There are also three other issues that need to be tackled by the government. The first is deliberately downgrading the esteem and importance of the military by successive governments. This has resulted in our soldiers becoming greatly disillusioned not only with the government officials but, what is worse, also with their own officers, who are being viewed as devoid of any power, as civil and police officials studiously ignore requests from commanding officers relating to various problems of soldiers projected by them. This is in stark contrast to earlier times when the civil officials responded with alacrity when a commanding officer wrote to them about the personal or collective problems of his jawans. This aspect needs immediate improvement by good governance and by educating the officials.
Soldiers’ lay their lives on the line, not because of the pay or allowances that they get (which in any case are less than what the equivalent civil officials receive) but because of their self-esteem and military √©lan. These need to be nurtured by the civil administration.
The second and related issue is the military intake. Although recruitment rallies draw large numbers, the reason is no longer pride in joining the military but massive unemployment, resulting in inferior manpower joining the military. In the case of officers, young men from traditional military families are no longer enthused with the forces. The main reason is the decline of respect for the military.
The last point is the treatment of the veterans. The government needs to understand that the policy of ignoring those who have served the nation sacrificing their all will be a disaster in the long run. Future generations will not heed the call of the bugle when they see neither respect nor adequate financial benefits being given to the veterans. The present indifference and callousness must end.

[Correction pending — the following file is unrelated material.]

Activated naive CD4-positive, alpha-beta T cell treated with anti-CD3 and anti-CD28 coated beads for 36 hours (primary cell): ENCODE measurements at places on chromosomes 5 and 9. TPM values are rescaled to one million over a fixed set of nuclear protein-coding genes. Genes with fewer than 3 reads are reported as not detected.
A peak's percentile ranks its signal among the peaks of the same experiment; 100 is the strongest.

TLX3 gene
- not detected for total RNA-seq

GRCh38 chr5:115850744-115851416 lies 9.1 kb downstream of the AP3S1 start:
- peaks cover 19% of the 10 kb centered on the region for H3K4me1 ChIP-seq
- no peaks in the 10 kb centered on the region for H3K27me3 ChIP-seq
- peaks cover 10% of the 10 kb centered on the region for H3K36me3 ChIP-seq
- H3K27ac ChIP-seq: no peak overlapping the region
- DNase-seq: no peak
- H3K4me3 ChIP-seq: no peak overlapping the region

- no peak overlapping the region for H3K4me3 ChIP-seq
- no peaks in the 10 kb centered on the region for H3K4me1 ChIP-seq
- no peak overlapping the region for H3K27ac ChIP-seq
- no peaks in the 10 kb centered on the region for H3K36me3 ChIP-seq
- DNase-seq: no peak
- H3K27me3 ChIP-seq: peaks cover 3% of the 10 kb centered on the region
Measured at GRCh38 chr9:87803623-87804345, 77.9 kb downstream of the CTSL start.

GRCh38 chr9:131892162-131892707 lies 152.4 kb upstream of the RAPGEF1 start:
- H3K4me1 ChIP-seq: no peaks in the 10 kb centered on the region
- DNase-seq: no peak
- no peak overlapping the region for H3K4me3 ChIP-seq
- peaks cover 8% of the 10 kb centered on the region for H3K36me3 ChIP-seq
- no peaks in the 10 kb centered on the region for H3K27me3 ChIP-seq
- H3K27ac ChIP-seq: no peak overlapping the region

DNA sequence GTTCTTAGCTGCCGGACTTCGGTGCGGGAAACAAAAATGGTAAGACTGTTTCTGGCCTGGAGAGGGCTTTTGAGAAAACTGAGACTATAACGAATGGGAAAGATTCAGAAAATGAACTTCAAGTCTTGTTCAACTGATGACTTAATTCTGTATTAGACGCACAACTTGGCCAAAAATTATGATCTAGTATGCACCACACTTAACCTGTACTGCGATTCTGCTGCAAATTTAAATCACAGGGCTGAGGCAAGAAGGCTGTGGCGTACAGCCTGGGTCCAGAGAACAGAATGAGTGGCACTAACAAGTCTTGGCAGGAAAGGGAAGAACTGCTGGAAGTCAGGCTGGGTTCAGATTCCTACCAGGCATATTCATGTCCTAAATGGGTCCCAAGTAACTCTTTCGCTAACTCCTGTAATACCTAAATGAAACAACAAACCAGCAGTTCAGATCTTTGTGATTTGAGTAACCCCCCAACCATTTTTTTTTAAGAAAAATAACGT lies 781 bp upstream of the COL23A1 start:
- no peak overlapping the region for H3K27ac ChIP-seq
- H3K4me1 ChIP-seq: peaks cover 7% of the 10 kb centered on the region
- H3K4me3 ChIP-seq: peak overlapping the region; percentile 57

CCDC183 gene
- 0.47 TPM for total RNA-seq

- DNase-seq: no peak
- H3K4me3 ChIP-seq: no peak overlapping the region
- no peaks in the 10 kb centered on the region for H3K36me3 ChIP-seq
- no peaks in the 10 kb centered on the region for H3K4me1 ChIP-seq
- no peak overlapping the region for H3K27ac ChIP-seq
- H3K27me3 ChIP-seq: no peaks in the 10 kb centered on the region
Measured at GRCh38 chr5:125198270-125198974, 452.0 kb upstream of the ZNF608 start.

Will Delhi wake up?
The writer is a former Vice Chief of Army Staff. 

Suicides in the Army – Diagnosis and Remedy

Col Karan Kharb (Retd)

Something very sinister is around.  Operational stress and official neglect are taking their toll in soldiers committing suicides and protesting in a mutinous manner. Whereas step-motherly treatment meted out by the Sixth Pay Commission to the Armed Forces is one of the reasons for the falling morale, persistent indifference shown by the Government has also added to the discontent. Even more saddening is the fact that the Military authorities too have been brushing aside the malaise within. Recently, Lt Gen Vijay Oberoi, former Vice Chief of Army Staff presented his diagnosis of the problem in an article.  Here are some additional inputs. 

Downgrading Esteem and Importance of Military
Halos are extinct and larger-than-life images have shrunk to real-life size everywhere in modern times. The so-called all-powerful bureaucrats are being shunted around from one post to another like shuttlecocks at the whims and fancies of political bosses. Their careers alternate between witch-hunt and reward depending upon what kind of political boss they get to serve under. Sunk in depravity, our politicians have suffered their loss of image and credibility too. Nobody now buys pictures of these leaders to display in homes or offices until official rules compel to do so. Within themselves too, the same chair brightens or dims differently under different occupants. World’s most qualified Prime Minister Manmohan Singh compares atrociously with under-matriculate Indira Gandhi. Time was when magnitudes of humanity poured to have glimpse of Nehru but not any longer.